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Borough of Barrow-in-Furness
Skyline of Barrow-in-Furness
Skyline of Barrow-in-Furness
Shown within Cumbria
Shown within Cumbria
Coordinates (Barrow-In-Furness Town Centre): 54°06′42″N 3°13′34″W / 54.11155°N 3.22614°W / 54.11155; -3.22614
Sovereign stateUnited Kingdom
Constituent countryEngland
Region North West England
Ceremonial county Cumbria
Historic county Lancashire
Admin. HQ Barrow Town Hall,
 • TypeBarrow-in-Furness Borough Council
 •  Leadership:Alternative – Sec.31
 •  MPs: Simon Fell
 • Total30.11 sq mi (77.98 km2)
 • Rank 242nd
 • Total67,407
 • Rank Ranked 294th
 • Density2,200/sq mi (860/km2)
Time zone UTC+0 ( Greenwich Mean Time)
 • Summer ( DST) UTC+1 ( British Summer Time)
Area code01229
ONS code16UC (ONS)
E07000027 (GSS)
Ethnicity (2011)97.1% White British
0.9% White Other
0.9% Asian
0.5% Mixed Race
0.1% Black
0.1% Other

Barrow-in-Furness is a local government district with borough status in Cumbria, England. It is named after its main town, Barrow-in-Furness. Other settlements include Dalton-in-Furness and Askam-in-Furness. It is the smallest district in the county, but is the most densely populated, with 924 people per square kilometre. The population was 71,980 in 2001, [1] reducing to 69,087 at the 2011 Census. [2]

In July 2021 the Ministry of Housing, Communities and Local Government announced that in April 2023, Cumbria will be reorganised into two unitary authorities. [3] Barrow-in-Furness Borough Council is to be abolished and its functions transferred to a new authority, to be known as Westmorland and Furness, which will cover the current districts of Barrow-in-Furness, Eden and South Lakeland. [4]

In April 2022 Gareth Davies became the first person to run every single street in the Borough of Barrow-In-Furness. Covering all 1,026 streets over an end to end distance of 201 miles.


The area covered by the district is at the edge of the Furness peninsula. It jolts into the Irish Sea, being north of Morecambe Bay and south of the Duddon Estuary. The current borough was formed on 1 April 1974 by the merger of the former county borough of Barrow-in-Furness and the Dalton-in-Furness urban district from the administrative county of Lancashire. Despite being one of England's smallest local authorities it has a coastline of 63 km and has equally diverse built and natural environments. This includes 274 Listed buildings and four SSSIs, ranking as the seventh highest concentration of 325 districts on the English Heritage Index. [5]

Barrow Borough Council

Barrow-in-Furness Borough Council sits at the Town Hall in Barrow. It is led by a mayor, who is elected by council members. In 2006, the Council was fined £125,000 for violation of health and safety laws that led to the deaths of seven people in the United Kingdom's worst outbreak of Legionnaires' disease.[ clarification needed] The council also became the UK's first public body to be charged with corporate manslaughter, but was found not guilty. [6]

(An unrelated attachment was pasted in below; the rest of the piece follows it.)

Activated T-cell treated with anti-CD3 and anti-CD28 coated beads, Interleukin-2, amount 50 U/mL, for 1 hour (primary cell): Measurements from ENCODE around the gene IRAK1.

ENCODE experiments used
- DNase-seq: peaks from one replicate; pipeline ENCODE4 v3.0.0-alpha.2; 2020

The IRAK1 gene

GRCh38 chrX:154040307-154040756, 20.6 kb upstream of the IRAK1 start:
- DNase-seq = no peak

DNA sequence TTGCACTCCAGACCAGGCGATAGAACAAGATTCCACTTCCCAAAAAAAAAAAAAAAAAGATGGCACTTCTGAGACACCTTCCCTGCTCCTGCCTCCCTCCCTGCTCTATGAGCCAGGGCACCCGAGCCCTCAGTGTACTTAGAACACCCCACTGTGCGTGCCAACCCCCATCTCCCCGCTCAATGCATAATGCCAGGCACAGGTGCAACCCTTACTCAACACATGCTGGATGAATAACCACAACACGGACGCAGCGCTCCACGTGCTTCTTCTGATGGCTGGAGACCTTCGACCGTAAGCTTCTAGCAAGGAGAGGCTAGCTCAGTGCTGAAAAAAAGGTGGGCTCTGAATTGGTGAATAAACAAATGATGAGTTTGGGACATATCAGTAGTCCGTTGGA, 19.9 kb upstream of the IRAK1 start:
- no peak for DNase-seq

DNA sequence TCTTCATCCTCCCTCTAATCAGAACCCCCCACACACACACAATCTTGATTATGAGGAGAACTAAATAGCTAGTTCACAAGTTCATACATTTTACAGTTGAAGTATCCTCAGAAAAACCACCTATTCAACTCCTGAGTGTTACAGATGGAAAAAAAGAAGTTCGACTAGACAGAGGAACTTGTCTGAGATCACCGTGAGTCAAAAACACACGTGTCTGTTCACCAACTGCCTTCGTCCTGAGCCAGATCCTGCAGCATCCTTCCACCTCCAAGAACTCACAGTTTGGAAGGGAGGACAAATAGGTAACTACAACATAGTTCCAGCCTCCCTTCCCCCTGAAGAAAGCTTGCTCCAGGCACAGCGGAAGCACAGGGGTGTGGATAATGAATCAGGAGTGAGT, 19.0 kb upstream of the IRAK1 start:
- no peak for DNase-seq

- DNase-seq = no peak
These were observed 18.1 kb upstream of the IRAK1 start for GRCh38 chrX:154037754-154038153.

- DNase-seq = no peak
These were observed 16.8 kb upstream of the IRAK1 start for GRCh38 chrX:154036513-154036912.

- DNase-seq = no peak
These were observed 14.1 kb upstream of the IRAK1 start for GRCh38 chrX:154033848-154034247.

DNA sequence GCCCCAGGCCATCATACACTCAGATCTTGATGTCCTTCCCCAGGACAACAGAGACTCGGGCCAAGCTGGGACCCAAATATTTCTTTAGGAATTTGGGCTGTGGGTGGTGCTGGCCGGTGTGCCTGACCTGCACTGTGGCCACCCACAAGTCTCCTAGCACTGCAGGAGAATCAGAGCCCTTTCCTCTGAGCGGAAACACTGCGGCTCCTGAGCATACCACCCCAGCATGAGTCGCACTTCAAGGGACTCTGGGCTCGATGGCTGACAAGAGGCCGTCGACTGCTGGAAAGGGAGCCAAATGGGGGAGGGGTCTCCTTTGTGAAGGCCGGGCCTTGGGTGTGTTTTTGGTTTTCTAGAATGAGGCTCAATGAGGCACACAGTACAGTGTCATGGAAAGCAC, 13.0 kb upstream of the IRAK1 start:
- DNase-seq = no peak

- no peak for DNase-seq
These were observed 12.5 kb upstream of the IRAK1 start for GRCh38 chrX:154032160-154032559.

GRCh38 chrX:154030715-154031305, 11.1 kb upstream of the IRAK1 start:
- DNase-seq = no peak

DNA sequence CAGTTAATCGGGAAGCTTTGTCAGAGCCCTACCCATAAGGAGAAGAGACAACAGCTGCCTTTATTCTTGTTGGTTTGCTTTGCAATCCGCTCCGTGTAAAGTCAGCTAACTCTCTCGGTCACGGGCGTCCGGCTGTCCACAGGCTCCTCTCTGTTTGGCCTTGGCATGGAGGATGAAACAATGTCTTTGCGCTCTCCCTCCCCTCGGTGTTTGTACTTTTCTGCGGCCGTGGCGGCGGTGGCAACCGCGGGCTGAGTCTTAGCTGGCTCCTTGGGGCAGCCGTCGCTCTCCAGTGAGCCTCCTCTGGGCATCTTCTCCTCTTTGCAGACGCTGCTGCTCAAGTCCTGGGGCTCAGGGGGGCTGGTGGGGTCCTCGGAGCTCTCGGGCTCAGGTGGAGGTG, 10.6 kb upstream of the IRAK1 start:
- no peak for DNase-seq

Following boundary changes in 2008, [7] the council is composed of 36 seats, elected across 13 wards. From 2011 the council has switched from the previous system of elections occurring over a four-year cycle, with a third of seats elected each year and one ' fallow' year, to one where full council elections occur every four years. [8]

Since its inception in 1973, the council has often been under Labour control, most recently from the 2011 election, but with three years of Conservative control (1976–1979) and ten years of no overall control (most recently from 2006 to 2011). [9]

Current Composition
As of 2021 [10]

Affiliation Members
Labour Party 24
Conservative Party 12

Council wards

The Borough of Barrow-in-Furness comprises thirteen electoral wards, all of which can be seen on the map below.

The densely residential Barrow Island
Victorian architecture in Central Barrow
Semi-rural Newton-in-Furness
A coastal scene in North Walney

Freedom of the Borough

The following people and military units have received the Freedom of the Borough of Barrow-in-Furness.


  • Margaret Burrow MBE: 25 September 2022. [11]

Military Units


  1. ^ UK Census (2001). "Local Area Report – Barrow-in-Furness Local Authority (E07000027)". Nomis. Office for National Statistics. Retrieved 27 March 2021.
  2. ^ UK Census (2011). "Local Area Report – Barrow-in-Furness Local Authority (E07000027)". Nomis. Office for National Statistics. Retrieved 27 March 2021.
  3. ^ "Next steps for new unitary councils in Cumbria, North Yorkshire and Somerset". GOV.UK. Retrieved 1 January 2022.
  4. ^ "Local Government Reorganisation. Delivering Two New Councils for Cumbria". Retrieved 1 January 2022.
  5. ^ "Explore the Heritage Index for England". The Royal Society for the Encouragement of Arts, Manufactures and Commerce. Retrieved 24 September 2015.
  6. ^ "How Legionnaires' struck Barrow". 31 July 2006. Retrieved 22 July 2022.
  7. ^ "The Borough of Barrow-in-Furness (Electoral Changes) Order 2008". Government of the United Kingdom. Retrieved 22 July 2022.
  8. ^ "Whole Council Elections". Barrow Borough Council. Archived from the original on 27 September 2011. Retrieved 25 June 2011.
  9. ^ "England council elections". BBC News. Retrieved 25 June 2011.
  10. ^ "Your Councillors". 23 December 2021.
  11. ^ Young, Ambrose (25 September 2022). "Margaret Burrow MBE awarded the Freedom of Barrow". The North-West Evening Mail. Retrieved 2 October 2022.
  12. ^ "Submariners to exercise Freedom of Barrow". United Kingdom Ministry of Defence. 8 June 2016. Retrieved 2 October 2022.
  13. ^ "Submariners exercise the Freedom of the Borough of Barrow". United Kingdom Ministry of Defence. 13 June 2016. Retrieved 2 October 2022.